**Theorem.** If and are positive semi-definite matrices then

Note that both sides contain the same matrices the same number of times, just in a different order ( versus ). Here is a cute proof due to Bellman.

**Proof.** First, note that

Next, note that the commutator is skew-Hermitian, that is, . In other words, for some Hermitian matrix . This means that all eigenvalues of are purely imaginary. When we square the matrix, they become negative, i.e., is negative semi-definite. From this we get

Using the cyclic property of the trace, this simplifies to

and we are done.

Here is an interesting open question.

**Christmas Conjecture.** Let and be density matrices with fixed spectrum: the eigenvalues of are while the eigenvalues of are . Then

*where the maximum is over all with the given spectrum.*

If the last two terms would not be there, then showing this would be quite straightforward. Indeed, the left-hand side becomes simply

where the maximum is over doubly-stochastic matrices . By the Birkhoff–von Neumann theorem (see Theorem 13.1 in John Watrous’ lecture notes), the maximal value is achieved when is a permutation matrix. In fact, by the rearrangement theorem, must be the identity matrix, in which case the two lists of eigenvalues are sorted in the same order.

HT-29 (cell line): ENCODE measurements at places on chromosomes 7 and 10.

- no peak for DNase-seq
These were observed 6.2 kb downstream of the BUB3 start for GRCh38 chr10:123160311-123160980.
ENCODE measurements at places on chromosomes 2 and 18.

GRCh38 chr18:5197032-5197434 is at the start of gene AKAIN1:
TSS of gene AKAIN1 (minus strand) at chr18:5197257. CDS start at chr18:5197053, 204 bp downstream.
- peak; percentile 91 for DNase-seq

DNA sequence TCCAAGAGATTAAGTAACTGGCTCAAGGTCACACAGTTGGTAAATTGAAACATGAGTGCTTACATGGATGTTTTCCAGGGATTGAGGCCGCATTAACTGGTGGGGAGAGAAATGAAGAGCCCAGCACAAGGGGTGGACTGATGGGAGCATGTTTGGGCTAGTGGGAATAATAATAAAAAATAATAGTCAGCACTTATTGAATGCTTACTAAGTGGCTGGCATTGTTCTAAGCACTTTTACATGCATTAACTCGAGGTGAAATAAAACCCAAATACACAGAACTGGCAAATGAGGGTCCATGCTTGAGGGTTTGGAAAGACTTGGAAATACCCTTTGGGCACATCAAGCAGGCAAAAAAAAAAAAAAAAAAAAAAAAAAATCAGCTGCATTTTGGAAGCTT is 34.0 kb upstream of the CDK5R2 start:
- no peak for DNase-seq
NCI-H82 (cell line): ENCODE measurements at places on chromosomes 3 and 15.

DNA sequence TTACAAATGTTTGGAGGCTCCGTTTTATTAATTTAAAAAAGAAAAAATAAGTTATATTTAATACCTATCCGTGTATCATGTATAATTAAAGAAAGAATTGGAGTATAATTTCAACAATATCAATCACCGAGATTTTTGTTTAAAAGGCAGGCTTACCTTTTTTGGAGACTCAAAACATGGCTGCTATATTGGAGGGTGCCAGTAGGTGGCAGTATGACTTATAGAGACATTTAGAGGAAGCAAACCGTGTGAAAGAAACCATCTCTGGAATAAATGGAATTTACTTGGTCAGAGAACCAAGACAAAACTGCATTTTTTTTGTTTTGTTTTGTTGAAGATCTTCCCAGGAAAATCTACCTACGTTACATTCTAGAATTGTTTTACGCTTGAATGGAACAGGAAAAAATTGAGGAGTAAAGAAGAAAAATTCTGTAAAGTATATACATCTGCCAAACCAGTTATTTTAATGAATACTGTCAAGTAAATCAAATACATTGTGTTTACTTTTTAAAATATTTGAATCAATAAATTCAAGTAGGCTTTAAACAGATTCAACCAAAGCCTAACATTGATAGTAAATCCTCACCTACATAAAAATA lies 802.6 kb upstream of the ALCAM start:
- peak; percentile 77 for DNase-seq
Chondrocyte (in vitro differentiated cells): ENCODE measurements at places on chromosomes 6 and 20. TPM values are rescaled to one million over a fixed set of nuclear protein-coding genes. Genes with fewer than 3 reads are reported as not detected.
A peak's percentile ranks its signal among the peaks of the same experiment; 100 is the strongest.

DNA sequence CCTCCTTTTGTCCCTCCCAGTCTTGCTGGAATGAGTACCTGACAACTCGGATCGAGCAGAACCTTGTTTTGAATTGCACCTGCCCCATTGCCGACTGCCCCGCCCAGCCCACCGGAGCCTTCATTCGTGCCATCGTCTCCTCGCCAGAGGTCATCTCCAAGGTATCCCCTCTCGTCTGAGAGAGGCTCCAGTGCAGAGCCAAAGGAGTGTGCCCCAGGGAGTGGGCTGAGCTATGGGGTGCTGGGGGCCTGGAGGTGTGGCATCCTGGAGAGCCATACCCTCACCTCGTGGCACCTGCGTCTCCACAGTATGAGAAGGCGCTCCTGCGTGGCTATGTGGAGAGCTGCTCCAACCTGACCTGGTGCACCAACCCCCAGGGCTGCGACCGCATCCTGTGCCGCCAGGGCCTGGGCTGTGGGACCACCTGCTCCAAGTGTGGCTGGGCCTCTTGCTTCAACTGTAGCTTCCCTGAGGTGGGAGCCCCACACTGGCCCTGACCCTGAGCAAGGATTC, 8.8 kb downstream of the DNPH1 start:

However, we are dealing with a slightly more complicated expression in the conjecture. As we just saw above, , so the last two terms can only increase the left-hand side and thus make the inequality harder to prove. Nevertheless, I conjecture that this stronger inequality still holds, and I can prove it for .

**Update:** I recently received an e-mail from Jianxin Chen containing a proof of the Christmas Conjecture!